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Release: Aug. 15, 2000

Central European health professionals take part in UI training program

IOWA CITY, Iowa – The University of Iowa’s Center for International and Rural Environmental Health (CIREH) is hosting a group of Central European health professionals for a five-month training program that began in late July and ends with the close of the fall semester in December. The group is participating in CIREH’s International Training and Research in Environmental and Occupational Health program, which is funded by the Fogarty International Center of the National Institutes of Health. The program addresses environmental, occupational and public health issues.

The international Fogarty scholars will spend the summer session learning about the U.S. university system and attending seminars, presentations and field trips to better understand U.S. health care and public health systems. They will visit several farms and rural areas throughout Iowa and learn about ongoing research projects conducted by UI investigators. In late August the group will attend the meeting of the International Society for Environmental Epidemiology in Buffalo, N.Y.

The International Training and Research program is beneficial to everyone involved, says Thomas Cook, director of CIREH and professor of occupational and environmental health in the UI College of Public Health.

"It provides the visiting scholars from Central Europe with opportunities to advance their professional knowledge and skills and to work closely with a faculty mentor from the University of Iowa," said Cook. "Likewise, the visiting scholars' participation in university classes and research activities enriches educational experiences for both students and faculty and provides a greater appreciation and understanding of the truly global nature of many public health issues."

During the fall semester the scholars will be full-time graduate students taking a variety of courses offered by the College of Public Health and other departments. The scholars are assigned to faculty mentors who will involve them in ongoing research and help develop new collaborative projects. Scholars and mentors also will plan a program for a two- to three-day workshop on a topic of mutual interest.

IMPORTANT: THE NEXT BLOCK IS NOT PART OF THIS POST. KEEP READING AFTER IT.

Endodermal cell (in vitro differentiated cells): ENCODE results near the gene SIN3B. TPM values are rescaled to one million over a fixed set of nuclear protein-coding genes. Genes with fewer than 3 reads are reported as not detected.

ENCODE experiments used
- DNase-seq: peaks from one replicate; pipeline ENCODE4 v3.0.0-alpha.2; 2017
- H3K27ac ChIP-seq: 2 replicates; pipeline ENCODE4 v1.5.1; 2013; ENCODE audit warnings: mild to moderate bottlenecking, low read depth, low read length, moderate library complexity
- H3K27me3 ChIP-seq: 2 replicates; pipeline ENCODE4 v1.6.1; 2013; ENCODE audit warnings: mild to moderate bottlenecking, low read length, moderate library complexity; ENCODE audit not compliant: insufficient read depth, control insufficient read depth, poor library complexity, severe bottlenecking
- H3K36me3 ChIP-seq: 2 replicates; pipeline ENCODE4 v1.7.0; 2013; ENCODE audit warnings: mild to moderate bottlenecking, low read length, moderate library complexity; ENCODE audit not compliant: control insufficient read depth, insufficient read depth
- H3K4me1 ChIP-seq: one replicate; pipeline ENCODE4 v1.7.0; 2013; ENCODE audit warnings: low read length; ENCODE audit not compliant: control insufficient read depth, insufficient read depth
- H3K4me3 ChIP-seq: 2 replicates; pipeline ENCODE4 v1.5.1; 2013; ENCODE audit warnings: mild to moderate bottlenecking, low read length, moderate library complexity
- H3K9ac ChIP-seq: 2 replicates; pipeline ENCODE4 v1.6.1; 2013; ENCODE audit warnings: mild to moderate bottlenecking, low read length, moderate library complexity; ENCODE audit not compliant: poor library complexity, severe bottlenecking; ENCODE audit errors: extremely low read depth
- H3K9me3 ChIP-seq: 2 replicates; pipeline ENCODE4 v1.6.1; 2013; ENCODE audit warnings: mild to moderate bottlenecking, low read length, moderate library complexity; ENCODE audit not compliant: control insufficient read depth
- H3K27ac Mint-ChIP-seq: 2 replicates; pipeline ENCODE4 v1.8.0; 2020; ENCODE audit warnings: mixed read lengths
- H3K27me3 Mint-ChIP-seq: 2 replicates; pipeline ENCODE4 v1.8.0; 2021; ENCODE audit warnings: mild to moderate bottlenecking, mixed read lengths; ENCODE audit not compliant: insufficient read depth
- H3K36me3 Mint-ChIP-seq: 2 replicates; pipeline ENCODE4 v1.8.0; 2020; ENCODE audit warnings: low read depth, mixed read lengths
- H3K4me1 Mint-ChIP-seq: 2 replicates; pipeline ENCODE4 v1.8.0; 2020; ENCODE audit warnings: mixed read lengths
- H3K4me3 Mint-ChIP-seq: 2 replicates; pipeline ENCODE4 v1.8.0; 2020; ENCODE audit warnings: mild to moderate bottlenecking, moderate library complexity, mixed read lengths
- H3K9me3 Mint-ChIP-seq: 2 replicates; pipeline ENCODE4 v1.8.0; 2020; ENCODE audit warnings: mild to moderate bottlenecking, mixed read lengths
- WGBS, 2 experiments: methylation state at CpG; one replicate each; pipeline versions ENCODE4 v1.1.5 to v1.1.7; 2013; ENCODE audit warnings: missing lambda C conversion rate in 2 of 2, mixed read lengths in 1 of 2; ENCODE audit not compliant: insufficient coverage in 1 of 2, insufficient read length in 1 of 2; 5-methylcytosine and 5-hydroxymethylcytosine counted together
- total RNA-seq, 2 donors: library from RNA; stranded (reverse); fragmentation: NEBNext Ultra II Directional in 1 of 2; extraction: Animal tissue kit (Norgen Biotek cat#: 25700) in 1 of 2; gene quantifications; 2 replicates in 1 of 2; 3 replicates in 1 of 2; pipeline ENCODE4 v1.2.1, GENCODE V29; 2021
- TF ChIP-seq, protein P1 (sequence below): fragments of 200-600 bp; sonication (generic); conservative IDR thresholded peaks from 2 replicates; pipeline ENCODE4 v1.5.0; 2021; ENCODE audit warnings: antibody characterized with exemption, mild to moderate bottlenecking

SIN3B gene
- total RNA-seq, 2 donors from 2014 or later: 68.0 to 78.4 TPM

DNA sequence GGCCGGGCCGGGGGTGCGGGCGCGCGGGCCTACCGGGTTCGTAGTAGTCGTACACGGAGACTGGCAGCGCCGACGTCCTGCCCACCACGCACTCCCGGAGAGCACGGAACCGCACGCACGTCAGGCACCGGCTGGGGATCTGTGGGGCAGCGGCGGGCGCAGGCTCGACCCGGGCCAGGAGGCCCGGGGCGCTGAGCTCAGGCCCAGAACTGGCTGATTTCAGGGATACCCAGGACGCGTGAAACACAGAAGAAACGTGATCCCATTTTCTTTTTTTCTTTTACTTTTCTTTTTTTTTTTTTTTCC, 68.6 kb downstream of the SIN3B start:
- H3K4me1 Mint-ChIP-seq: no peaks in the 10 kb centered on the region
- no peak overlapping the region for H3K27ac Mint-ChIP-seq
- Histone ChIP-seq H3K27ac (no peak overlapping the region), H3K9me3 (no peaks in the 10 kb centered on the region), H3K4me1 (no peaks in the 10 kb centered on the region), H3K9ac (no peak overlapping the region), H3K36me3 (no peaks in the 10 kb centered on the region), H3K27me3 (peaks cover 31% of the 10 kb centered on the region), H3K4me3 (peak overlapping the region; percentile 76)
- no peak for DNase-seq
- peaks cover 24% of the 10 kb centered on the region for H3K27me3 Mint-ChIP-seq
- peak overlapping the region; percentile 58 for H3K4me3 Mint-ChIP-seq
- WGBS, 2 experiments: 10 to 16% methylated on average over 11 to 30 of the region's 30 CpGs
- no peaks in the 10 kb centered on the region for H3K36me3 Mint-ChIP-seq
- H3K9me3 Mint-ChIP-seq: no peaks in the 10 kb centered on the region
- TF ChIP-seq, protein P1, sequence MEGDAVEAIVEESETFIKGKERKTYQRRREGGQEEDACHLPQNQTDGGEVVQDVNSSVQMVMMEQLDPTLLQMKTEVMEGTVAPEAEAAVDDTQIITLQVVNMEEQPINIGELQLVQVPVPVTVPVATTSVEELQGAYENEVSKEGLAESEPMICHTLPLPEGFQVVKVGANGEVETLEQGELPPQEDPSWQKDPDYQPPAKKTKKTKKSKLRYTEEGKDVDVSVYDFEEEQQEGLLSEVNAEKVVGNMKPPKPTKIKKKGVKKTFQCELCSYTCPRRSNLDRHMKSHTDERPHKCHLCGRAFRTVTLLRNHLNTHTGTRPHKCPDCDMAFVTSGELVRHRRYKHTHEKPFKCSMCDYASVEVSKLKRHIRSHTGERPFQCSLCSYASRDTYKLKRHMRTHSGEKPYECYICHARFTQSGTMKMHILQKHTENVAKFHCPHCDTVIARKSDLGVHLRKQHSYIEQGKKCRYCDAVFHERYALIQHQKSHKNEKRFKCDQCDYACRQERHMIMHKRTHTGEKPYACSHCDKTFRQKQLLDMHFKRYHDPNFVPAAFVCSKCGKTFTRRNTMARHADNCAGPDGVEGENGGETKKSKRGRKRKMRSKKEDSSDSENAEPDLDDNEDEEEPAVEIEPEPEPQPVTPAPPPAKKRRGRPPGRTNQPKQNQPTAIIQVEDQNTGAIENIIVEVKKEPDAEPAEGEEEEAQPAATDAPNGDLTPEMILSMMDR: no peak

Once the scholars return to their home countries, the continuity of the training program is maintained through the workshops and collaborative research projects. Mentors travel to the scholars' home countries to team-teach the workshops with the scholar. This activity provides current research data and techniques to a wider range of Central European professionals and establishes networking potential among all participants.

The 2000 Fogarty Scholars are:

Andrea Adamcakova—A doctoral student in Public Health at the University of Trnava, Slovakia. Adamcakova is also a research assistant in the Department of Environmental Toxicology at the Institute of Preventive and Clinical Medicine in Bratislava, where she is currently engaged in two research studies. The first study, which involves collaboration with the Centers for Disease Control and Prevention (CDC) in Atlanta, is an epidemic investigation of allergic diseases among children in the Slovak Republic. The second study investigates the link between the contamination of the human placenta by organic and inorganic compounds/contaminants and subsequent development of allergic diseases in infants. Adamcakova received a diploma of Public Health and Epidemiology at the School of Healthcare and Nursing in Trnava, Slovakia, in 1998. Her UI faculty mentor is Peter Thorne, professor of occupational and environmental health - College of Public Health, and environmental engineering-College of Engineering.